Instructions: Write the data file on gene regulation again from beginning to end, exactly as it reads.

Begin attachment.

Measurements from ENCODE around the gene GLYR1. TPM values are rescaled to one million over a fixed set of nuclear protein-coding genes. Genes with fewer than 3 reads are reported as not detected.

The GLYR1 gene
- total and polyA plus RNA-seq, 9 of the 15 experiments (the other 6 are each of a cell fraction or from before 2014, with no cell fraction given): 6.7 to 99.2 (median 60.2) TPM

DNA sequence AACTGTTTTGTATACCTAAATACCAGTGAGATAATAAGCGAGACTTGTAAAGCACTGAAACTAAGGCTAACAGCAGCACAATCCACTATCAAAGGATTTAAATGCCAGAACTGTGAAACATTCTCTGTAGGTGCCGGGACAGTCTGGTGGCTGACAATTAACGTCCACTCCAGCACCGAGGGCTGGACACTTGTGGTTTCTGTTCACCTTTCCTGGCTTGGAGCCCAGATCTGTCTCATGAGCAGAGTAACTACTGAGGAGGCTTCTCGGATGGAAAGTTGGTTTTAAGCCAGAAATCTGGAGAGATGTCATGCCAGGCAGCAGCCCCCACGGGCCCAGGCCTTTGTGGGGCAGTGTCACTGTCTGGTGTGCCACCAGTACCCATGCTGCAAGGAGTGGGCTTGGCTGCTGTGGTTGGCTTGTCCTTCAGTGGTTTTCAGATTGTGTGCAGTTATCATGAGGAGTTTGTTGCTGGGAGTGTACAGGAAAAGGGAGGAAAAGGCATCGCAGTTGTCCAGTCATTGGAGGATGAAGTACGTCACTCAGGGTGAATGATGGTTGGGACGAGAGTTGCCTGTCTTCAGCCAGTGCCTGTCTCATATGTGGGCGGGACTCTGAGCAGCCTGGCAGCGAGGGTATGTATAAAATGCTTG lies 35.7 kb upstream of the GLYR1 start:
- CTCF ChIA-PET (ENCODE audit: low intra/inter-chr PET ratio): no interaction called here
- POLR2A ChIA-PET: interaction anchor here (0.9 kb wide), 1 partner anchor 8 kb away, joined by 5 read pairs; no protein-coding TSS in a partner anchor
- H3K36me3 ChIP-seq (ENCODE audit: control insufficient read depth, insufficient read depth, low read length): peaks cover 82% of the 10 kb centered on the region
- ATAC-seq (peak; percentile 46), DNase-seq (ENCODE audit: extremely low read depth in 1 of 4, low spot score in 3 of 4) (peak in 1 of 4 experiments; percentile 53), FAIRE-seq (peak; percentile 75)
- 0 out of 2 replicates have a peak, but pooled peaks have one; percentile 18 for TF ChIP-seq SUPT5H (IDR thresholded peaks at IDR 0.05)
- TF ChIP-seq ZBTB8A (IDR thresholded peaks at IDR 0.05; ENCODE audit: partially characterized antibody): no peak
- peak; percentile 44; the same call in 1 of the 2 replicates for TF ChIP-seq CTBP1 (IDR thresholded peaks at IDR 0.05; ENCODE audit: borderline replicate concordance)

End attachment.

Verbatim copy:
Measurements from ENCODE around the gene GLYR1. TPM values are rescaled to one million over a fixed set of nuclear protein-coding genes. Genes with fewer than 3 reads are reported as not detected.

The GLYR1 gene
- total and polyA plus RNA-seq, 9 of the 15 experiments (the other 6 are each of a cell fraction or from before 2014, with no cell fraction given): 6.7 to 99.2 (median 60.2) TPM

DNA sequence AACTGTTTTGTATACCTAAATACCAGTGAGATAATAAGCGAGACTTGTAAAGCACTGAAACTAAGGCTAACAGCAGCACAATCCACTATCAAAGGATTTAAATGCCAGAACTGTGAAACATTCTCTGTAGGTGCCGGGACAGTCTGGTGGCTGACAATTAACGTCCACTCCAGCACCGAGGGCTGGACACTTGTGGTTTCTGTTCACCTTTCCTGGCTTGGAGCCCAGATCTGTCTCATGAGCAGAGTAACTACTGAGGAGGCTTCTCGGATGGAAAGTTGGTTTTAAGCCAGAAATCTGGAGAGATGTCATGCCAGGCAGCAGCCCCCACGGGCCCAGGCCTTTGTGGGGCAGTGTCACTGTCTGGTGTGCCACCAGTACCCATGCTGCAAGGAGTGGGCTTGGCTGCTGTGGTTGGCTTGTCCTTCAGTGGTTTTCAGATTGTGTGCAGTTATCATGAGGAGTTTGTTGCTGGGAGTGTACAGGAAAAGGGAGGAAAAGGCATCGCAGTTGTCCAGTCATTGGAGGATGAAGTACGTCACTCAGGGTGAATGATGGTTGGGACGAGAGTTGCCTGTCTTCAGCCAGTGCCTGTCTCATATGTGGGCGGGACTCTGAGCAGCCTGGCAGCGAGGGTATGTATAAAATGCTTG lies 35.7 kb upstream of the GLYR1 start:
- CTCF ChIA-PET (ENCODE audit: low intra/inter-chr PET ratio): no interaction called here
- POLR2A ChIA-PET: interaction anchor here (0.9 kb wide), 1 partner anchor 8 kb away, joined by 5 read pairs; no protein-coding TSS in a partner anchor
- H3K36me3 ChIP-seq (ENCODE audit: control insufficient read depth, insufficient read depth, low read length): peaks cover 82% of the 10 kb centered on the region
- ATAC-seq (peak; percentile 46), DNase-seq (ENCODE audit: extremely low read depth in 1 of 4, low spot score in 3 of 4) (peak in 1 of 4 experiments; percentile 53), FAIRE-seq (peak; percentile 75)
- 0 out of 2 replicates have a peak, but pooled peaks have one; percentile 18 for TF ChIP-seq SUPT5H (IDR thresholded peaks at IDR 0.05)
- TF ChIP-seq ZBTB8A (IDR thresholded peaks at IDR 0.05; ENCODE audit: partially characterized antibody): no peak
- peak; percentile 44; the same call in 1 of the 2 replicates for TF ChIP-seq CTBP1 (IDR thresholded peaks at IDR 0.05; ENCODE audit: borderline replicate concordance)